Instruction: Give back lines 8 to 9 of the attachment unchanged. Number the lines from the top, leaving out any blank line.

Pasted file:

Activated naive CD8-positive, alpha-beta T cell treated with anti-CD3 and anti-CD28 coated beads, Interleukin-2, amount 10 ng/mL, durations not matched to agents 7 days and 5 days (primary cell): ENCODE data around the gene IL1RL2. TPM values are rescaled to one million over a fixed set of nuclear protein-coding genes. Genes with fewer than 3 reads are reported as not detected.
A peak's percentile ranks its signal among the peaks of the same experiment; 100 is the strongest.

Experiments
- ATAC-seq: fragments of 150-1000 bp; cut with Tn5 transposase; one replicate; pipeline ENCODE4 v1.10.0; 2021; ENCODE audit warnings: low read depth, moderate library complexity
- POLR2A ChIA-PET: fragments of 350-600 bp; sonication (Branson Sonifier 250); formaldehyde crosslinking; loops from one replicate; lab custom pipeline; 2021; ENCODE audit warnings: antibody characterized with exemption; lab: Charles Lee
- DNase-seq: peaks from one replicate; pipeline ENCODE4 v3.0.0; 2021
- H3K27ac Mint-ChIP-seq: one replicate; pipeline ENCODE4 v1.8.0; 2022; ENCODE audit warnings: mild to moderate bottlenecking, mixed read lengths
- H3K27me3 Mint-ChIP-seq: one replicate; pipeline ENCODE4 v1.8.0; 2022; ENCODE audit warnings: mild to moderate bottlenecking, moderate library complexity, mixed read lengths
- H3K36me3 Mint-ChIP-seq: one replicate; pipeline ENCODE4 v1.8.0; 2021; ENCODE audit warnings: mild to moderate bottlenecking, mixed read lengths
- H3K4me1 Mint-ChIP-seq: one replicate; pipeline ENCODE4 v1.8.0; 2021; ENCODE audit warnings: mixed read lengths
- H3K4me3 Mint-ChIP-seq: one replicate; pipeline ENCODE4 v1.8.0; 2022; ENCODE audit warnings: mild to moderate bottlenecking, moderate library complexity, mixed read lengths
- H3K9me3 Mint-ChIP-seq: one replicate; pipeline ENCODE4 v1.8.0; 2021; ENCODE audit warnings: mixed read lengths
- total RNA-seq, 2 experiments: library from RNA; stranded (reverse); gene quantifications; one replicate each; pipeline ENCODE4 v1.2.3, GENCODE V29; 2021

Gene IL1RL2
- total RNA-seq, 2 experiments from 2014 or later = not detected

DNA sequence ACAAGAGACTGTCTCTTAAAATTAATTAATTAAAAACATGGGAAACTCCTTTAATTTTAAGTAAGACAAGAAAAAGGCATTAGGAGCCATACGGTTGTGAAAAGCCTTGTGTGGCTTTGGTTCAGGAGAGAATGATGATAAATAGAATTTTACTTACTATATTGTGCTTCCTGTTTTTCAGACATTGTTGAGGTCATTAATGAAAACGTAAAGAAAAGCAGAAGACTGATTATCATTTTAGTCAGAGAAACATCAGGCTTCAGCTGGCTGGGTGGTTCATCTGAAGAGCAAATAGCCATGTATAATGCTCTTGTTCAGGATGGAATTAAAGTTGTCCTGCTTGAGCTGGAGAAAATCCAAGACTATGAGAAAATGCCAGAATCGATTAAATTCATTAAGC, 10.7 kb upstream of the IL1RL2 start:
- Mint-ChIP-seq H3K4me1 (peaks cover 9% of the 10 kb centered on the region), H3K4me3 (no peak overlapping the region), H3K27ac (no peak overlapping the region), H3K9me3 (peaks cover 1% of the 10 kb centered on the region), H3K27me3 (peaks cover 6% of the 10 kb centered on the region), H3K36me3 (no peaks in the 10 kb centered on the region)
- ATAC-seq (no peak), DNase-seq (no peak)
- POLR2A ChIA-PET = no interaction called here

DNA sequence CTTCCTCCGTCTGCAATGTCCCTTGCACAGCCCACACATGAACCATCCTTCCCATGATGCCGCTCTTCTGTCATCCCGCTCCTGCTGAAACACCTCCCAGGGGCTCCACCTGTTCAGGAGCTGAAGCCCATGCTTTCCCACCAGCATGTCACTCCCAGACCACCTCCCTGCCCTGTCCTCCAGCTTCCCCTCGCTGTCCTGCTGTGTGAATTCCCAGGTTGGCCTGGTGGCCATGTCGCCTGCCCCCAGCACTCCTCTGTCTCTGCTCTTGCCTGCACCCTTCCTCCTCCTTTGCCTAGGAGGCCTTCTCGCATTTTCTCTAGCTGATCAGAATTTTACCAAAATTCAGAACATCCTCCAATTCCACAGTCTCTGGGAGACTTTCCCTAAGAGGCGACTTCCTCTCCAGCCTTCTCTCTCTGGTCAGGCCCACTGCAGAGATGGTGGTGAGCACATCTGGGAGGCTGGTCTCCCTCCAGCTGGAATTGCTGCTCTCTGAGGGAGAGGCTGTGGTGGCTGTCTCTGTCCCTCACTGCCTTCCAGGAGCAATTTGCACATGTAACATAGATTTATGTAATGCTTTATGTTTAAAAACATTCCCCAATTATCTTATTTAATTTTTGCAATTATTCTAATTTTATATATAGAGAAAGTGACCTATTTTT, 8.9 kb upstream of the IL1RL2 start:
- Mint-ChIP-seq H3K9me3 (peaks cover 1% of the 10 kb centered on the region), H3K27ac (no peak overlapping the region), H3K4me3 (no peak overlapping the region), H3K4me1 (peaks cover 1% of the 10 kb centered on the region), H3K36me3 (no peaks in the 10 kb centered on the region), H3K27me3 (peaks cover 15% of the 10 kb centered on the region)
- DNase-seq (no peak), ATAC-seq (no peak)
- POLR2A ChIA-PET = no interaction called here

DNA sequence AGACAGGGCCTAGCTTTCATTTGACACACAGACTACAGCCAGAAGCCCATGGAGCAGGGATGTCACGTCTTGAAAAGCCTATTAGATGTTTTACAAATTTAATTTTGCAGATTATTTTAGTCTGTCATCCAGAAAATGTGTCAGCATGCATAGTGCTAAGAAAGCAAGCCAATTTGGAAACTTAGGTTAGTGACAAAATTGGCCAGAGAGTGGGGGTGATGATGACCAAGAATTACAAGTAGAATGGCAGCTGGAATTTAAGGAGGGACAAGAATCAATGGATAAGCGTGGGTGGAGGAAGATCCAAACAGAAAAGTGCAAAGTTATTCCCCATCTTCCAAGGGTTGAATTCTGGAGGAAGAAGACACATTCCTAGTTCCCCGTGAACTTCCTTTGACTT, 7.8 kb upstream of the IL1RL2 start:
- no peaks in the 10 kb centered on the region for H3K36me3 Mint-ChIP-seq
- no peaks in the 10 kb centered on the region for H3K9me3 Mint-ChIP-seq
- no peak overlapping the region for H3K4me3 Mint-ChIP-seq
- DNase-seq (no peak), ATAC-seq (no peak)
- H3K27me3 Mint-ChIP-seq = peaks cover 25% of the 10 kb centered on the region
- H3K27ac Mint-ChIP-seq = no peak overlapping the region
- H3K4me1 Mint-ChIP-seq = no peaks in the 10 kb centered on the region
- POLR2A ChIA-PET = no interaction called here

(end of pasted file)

- H3K27me3 Mint-ChIP-seq: one replicate; pipeline ENCODE4 v1.8.0; 2022; ENCODE audit warnings: mild to moderate bottlenecking, moderate library complexity, mixed read lengths
- H3K36me3 Mint-ChIP-seq: one replicate; pipeline ENCODE4 v1.8.0; 2021; ENCODE audit warnings: mild to moderate bottlenecking, mixed read lengths